THE U.S. MARSHALS SERVICE
MANAGEMENT OF AVIATION OPERATIONS

 

 

Audit Report 95-17

 

 

TABLE OF CONTENTS

 

 

EXECUTIVE DIGEST

INTRODUCTION

FINDINGS AND RECOMMENDATIONS

1. AIRCRAFT AIRWORTHINESS

Recommendations

2. PILOT CERTIFICATIONS AND RECENT FLIGHTEXPERIENCE

Recommendations

3. COST REPORTING

Recommendations

4. PROGRAM MANAGEMENT

Recommendations

STATEMENT ON INTERNAL CONTROL STRUCTURE

STATEMENT ON COMPLIANCE WITH LAWS AND REGULATIONS

APPENDIX I - Pertinent Laws and Regulations

APPENDIX II - Federal Aviation Administration Results of Airworthiness Checks

APPENDIX III - USMS Comments on the Federal Aviation Administration Results of Airworthiness Checks

APPENDIX IV - Differences in Aircraft Program Cost Elements Required by OMB and the Code of Federal Regulations

APPENDIX V - Analysis of USMS Reported Federal Aviation Management Information System Costs

APPENDIX VI - Comparison of FY 1993 USMS Reported Federal Aviation Management Information System Costs with OIG Reconstructed Costs

APPENDIX VII - USMS Air Operations Division Performance Indicators and Goal Strategies

APPENDIX VIII - USMS Comments on the Audit Recommendations

 

 

EXECUTIVE DIGEST

The objective of this audit was to assess the current operations of the U.S. Marshals Service (USMS) aviation program, and to determine areas where the USMS could improve the efficiency, effectiveness, and safety of its aviation operations. The aviation operations costs for FY 1993 were approximately $25 million. The fleet is comprised of 14 aircraft with an estimated value of $7 million. In the first 6 months of FY 1994, the USMS transported approximately 28,000 people. This audit is part of the President's Council on Integrity and Efficiency's coordinated effort concerning management of civilian aircraft in the Executive Branch. This report is the second of several on Department of Justice component aviation operations.

We audited executive and administrative use, inventory and disposals, continuing need, safety, and proper operation of aircraft and found no significant deficiencies. We also audited aircraft airworthiness, pilot certifications and recent flight experience, cost reporting, and program management and found areas where the USMS could improve. In brief, these areas were:

The USMS generally maintained its aircraft properly. However, it needs to improve documentation to reduce the possibility of required maintenance being overlooked and to reduce potential liability in the event of an accident. Where Federal Aviation Administration inspectors noted deficiencies, the Air Operations Division quickly took corrective action.

Overall, the USMS met all of the required pilot certifications and recent flight experience, except that some pilots need to document night flying experience. Pilots without supported flight experience increase the potential liability of the Department in the event of an accident or incident.

The USMS' cost of aircraft operations reported to the General Services Administration for FY 1993 was understated by approximately $4.4 million. This was due to the USMS not accurately accumulating and reporting aircraft costs as required by the Office of Management and Budget. Nonetheless, in a positive light, the USMS has the capability to accumulate and report accurate costs.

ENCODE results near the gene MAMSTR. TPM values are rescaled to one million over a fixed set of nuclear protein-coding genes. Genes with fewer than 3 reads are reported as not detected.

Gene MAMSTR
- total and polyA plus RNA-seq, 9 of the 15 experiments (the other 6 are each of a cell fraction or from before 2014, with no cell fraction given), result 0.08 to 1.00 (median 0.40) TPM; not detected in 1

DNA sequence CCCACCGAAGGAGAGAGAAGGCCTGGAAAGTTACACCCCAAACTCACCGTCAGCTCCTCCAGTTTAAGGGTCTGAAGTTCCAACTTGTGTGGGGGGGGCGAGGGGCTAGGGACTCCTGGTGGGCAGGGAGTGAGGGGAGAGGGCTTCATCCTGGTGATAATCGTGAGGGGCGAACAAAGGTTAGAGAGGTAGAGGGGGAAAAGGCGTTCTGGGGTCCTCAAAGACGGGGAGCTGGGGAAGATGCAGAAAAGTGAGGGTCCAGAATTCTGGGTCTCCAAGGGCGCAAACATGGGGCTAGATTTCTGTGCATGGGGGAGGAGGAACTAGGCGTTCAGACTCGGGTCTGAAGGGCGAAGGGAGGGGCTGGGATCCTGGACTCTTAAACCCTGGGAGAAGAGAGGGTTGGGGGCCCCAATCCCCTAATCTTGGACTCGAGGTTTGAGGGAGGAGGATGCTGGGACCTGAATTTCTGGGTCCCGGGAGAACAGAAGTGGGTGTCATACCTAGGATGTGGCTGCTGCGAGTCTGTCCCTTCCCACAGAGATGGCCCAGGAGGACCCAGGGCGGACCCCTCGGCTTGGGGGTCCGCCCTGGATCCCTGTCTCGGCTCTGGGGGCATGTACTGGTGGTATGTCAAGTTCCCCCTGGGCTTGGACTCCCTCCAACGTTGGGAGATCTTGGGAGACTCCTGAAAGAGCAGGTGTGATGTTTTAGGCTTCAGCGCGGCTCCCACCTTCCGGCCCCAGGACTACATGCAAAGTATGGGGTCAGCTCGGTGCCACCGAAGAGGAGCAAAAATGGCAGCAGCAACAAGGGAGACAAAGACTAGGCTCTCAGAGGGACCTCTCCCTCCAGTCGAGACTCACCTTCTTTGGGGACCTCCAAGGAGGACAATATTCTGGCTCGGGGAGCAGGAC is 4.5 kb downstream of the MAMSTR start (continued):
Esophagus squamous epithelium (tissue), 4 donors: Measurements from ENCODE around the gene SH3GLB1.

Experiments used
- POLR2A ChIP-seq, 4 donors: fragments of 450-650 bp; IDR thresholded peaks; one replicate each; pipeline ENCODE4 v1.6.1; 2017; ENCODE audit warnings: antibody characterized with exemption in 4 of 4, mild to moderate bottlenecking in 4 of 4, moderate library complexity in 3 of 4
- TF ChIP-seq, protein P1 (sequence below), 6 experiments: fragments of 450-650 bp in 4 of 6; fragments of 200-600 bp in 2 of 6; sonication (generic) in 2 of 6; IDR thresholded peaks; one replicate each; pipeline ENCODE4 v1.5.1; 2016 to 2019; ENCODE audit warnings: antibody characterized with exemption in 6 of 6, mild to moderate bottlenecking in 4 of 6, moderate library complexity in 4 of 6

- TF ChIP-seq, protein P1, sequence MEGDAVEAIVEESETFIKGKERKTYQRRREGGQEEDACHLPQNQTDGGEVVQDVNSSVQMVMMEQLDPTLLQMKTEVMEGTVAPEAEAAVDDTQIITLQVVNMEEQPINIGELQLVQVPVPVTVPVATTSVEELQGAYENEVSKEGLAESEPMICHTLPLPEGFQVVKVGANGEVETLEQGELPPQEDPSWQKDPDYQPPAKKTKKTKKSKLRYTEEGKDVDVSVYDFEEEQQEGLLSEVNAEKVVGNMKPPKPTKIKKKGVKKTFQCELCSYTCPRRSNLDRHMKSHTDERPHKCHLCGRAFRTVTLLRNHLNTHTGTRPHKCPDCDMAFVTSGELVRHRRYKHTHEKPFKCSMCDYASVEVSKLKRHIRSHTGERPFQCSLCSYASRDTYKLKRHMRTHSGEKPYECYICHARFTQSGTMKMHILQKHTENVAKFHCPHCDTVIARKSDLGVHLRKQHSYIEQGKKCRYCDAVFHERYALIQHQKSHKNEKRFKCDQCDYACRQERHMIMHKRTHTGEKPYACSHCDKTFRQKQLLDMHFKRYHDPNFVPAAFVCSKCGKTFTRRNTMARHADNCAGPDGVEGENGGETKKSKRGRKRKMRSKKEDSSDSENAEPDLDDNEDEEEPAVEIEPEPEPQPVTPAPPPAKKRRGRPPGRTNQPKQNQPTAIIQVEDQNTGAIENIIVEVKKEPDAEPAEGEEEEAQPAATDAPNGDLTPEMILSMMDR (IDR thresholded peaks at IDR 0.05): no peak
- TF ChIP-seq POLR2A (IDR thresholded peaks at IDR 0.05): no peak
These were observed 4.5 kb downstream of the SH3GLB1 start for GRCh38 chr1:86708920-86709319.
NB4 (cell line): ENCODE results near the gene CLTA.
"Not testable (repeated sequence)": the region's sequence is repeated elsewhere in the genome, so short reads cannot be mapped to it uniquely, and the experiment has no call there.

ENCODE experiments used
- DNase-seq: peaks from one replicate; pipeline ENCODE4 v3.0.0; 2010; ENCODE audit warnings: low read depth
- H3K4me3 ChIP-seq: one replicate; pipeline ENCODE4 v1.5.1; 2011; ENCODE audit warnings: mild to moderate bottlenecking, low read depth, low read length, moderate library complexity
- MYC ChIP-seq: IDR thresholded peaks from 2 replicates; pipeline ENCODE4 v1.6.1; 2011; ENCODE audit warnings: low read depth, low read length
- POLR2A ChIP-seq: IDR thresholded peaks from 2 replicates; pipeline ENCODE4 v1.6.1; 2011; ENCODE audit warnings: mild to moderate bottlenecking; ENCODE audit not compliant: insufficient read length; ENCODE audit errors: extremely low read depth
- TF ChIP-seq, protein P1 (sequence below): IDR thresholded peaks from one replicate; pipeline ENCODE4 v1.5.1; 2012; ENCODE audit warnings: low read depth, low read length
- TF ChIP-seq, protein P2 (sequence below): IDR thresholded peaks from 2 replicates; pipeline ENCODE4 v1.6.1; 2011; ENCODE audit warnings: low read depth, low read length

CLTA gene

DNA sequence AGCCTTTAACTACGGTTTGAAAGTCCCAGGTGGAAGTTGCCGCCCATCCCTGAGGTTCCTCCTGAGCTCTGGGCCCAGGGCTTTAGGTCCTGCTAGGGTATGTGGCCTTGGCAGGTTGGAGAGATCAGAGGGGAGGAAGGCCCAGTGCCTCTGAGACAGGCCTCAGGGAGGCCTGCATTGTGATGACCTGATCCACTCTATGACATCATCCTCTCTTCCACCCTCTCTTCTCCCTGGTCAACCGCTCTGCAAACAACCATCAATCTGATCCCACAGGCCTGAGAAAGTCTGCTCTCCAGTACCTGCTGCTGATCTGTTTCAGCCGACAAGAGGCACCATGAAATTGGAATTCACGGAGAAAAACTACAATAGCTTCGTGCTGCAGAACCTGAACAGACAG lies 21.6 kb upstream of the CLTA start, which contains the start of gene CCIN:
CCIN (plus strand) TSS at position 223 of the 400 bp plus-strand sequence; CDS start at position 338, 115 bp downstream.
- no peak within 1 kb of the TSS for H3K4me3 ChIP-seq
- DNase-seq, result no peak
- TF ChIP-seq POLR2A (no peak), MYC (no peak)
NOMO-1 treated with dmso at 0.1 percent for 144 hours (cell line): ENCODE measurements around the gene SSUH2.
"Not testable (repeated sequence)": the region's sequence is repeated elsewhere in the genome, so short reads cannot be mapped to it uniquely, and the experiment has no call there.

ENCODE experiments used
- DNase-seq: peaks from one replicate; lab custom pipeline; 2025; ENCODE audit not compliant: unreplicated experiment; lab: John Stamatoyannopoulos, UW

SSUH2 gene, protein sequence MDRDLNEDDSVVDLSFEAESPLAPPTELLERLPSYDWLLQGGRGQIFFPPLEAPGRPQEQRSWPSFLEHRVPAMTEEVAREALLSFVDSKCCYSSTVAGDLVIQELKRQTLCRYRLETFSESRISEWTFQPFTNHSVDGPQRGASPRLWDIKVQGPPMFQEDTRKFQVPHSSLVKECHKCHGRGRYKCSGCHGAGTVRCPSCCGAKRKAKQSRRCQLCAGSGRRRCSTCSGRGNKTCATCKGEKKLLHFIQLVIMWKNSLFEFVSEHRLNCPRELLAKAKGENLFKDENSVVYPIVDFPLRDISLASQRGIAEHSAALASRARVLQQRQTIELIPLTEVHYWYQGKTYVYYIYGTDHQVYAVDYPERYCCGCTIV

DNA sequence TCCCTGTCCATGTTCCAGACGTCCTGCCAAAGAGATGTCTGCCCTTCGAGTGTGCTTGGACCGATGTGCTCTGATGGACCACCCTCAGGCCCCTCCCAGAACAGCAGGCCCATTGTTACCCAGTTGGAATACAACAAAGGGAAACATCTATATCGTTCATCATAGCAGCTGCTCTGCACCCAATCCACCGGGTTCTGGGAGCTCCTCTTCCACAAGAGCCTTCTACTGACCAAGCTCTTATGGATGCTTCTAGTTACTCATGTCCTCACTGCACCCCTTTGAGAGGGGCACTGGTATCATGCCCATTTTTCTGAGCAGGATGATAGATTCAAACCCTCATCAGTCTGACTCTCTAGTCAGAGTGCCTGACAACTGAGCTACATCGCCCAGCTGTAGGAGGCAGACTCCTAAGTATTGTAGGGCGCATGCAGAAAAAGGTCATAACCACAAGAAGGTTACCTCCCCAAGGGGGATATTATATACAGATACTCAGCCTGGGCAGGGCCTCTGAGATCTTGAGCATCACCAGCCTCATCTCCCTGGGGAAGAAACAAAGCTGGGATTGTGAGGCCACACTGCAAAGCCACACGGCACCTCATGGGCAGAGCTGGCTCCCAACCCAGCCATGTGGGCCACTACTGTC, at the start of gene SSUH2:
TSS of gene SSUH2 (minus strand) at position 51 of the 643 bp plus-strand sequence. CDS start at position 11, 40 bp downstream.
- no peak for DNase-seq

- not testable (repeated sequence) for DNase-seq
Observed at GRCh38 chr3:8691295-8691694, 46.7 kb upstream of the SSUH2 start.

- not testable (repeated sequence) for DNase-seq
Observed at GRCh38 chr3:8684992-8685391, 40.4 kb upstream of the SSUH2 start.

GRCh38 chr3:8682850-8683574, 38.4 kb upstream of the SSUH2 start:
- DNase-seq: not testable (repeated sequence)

To its credit, the USMS Air Operations Division was the only aviation organization within the Department with a performance measurement system. However, we noted some areas where improvements would strengthen the effectiveness of the Division's performance planning and evaluation.

Prior to the release of this report, we provided a draft version to the USMS and requested written comments on the recommendations. The USMS agreed with all of our recommendations. (See Appendix VIII for the USMS' comments.) Based on those comments and additional information provided by the Air Operations Division, the USMS has taken adequate actions to address all of the audit recommendations. Therefore, we consider this report closed.

We appreciate the prompt cooperation of the USMS and the Air Operations Division, in particular, in working with us to improve the efficiency and effectiveness of the USMS' aviation operations.

 

INTRODUCTION

We have completed an audit of the management of aviation operations at the USMS. The aviation operations costs for FY 1993 were approximately $25 million. The fleet is comprised of 14 aircraft with an estimated value of $7 million.1

This audit, the second of several on Department of Justice (DOJ) component aviation operations, is part of the President's Council on Integrity and Efficiency's coordinated effort concerning management of civilian aircraft in the Executive Branch. The Council undertook this effort because of a Congressional request and Office of Management and Budget (OMB) interest. The General Services Administration (GSA) Office of the Inspector General is the lead agency for this audit. Thirteen Inspector General staffs are participating. According to GSA, DOJ aircraft2 make up one of the largest fleets-approximately 23 percent of all civilian aircraft in the Federal government.

 

OBJECTIVE

The objective of this audit was to assess the current operations of the USMS aviation program, and to determine areas where the USMS could improve the efficiency, effectiveness, and safety of its aviation operations.

 

SCOPE AND METHODOLOGY